The ingenious mechanism of the human brain is capable of comprehending anything in this universe. At a time in the early Indian medieval period, when Hindu sculpture and art had reached its zenith, man created a structure so massive and archaeologically precise that parts of it are still being deciphered. An amalgamation of man’s mythological beliefs and knowledge of mathematics and science resulted in the largest religious temple of the world–Angkor Wat at Angkor in Cambodia. Built by Suryavarman II, the king of the Khmer Empire in 1113 CE, the temple was originally dedicated to the Hindu god Vishnu and later converted into a Buddhist temple.
You’d wonder how a Southeast Asian temple located approximately 2,000 miles away from India was dedicated to a Hindu god? The answer lies in the science of nature. Indian traders from the south of India often visited Southeast Asian countries on account of trade. As the Indian tropical monsoon witnessed wind reversing every six months, their ships followed the rhythm of monsoon. Their six-monthly stays in Southeast Asia led to an assimilation of cultures and religious beliefs. The locals believe that the entire universe came together to create a majestic structure like Angkor Wat.
The influence of Hindu cosmology is evident in the symbolic meaning that the temple holds. Angkor Wat is believed to be a microcosm of the ‘Hindu’ universe. According to archaeologists, the solar axes of the temple are in perfect alignment with the sanctum sanctorum, previously devoted to Lord Vishnu. It is believed to resemble the Hindu sun god of the Vedic period.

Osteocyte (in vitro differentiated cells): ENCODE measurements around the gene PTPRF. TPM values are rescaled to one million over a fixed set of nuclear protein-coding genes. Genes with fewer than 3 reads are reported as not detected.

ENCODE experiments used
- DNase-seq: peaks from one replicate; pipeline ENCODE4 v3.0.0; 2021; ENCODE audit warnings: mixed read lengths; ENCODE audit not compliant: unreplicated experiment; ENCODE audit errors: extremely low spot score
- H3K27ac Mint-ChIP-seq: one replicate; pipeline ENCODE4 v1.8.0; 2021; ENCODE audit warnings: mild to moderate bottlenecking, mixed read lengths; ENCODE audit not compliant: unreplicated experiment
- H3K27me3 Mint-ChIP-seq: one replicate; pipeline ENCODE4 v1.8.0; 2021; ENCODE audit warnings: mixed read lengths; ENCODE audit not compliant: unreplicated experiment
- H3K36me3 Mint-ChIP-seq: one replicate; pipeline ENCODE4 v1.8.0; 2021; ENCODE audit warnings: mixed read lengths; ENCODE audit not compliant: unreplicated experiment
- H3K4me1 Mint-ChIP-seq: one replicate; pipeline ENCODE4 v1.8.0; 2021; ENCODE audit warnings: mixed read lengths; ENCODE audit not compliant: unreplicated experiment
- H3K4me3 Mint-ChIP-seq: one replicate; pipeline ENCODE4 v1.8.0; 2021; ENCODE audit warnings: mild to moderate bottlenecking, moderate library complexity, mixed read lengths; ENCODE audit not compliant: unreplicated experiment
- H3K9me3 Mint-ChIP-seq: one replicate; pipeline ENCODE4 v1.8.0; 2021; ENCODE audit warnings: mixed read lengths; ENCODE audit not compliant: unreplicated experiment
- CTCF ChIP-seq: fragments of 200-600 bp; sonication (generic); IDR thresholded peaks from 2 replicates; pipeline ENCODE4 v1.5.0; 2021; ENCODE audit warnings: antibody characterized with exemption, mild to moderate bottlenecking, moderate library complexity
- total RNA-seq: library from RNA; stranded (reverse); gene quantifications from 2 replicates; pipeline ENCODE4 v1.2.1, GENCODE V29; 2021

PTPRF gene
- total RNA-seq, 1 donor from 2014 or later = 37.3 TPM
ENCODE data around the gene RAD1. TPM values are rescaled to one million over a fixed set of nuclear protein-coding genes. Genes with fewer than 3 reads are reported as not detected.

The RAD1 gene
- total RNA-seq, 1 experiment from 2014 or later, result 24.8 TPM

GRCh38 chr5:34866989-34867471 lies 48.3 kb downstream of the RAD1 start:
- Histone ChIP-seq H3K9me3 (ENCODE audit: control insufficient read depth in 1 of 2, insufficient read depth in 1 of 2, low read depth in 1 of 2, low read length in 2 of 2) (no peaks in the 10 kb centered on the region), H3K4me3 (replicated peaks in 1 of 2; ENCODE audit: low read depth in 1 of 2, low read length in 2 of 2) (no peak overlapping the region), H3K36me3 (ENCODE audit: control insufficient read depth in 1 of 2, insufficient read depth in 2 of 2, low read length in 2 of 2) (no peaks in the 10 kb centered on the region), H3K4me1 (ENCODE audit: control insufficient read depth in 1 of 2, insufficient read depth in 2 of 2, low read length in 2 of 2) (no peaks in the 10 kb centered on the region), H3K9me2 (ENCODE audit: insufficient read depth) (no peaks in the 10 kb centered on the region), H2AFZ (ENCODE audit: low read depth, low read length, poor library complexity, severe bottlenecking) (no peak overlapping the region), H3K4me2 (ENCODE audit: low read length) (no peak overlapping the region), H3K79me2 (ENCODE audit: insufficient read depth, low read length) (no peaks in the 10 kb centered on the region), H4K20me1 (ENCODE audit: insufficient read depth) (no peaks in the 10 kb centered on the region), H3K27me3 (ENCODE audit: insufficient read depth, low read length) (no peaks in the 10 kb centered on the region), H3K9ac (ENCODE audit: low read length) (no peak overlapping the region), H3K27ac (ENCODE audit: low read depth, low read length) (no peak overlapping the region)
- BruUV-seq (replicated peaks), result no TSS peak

It was Suryavarman’s desire to be called the ‘God-king’ on the lines of Indian kings, who were considered representatives of God. He created a stone replica of the home of gods–Mount Meru, believed to serve as the earth’s axis around which the universe rested. The five towers of the temple allude to the peaks of Meru surrounded by a moat that symbolises earth’s oceans. The seven-headed naga (mythical serpent) represents the dark forces of the earth and a bridge for man to reach the abode of gods. The bird–an affirming principle of light–is said to encourage one to rise above the chaos of life.
Of the many stunning carvings that adorn the walls of the temple, one that has turned into a curious subject of analysis is the churning of the Ocean of Milk (Samudra Manthan) as mentioned in the Hindu mythology. It is believed that a celestial tug-of-war between the evil forces of darkness and the virtuous forces of light to churn the milky ocean produced the drink of immortality.
The carvings depict Mount Mandara in the form of Lord Vishnu serving as a pivot around which Vasuki, the serpent, was used as a rope. According to an astronomical conjecture, the wobbly rotation created by pulling of ropes suggests the spinning of the earth on its own axis leading to an intricate cycle of stars known as precession. This process is believed to allude to the yuga (four-age cycle) of the Hindu classical thought. A long walk through the causeways, endlessly long corridors and steep spiral staircases towards the sanctum sanctorum of the temple, is considered to be a metaphor for travelling to the first age of the universe.
This demanding access to the temple stresses on the mythological prerequisite of acquiring a comprehensive knowledge of the puranas (Hindu religious texts from the Vedic period ) to attain immortality. Often the priests got such an opportunity. An interface between the ground and the sky, the temple wasn’t meant to be a spiritual site for devotees, unlike its contemporaries during the era. Instead, almost everyone was barred from the final steps of the shrine–strictly meant for the priests.
The mysteriously complex and multilevel path leading to the shrine is believed to serve as a composite riddle one must solve in order to reach the next. Each individual–with a unique solution to these riddles–is believed to return with a unique perception of the temple unravelling vast gateways to wisdom.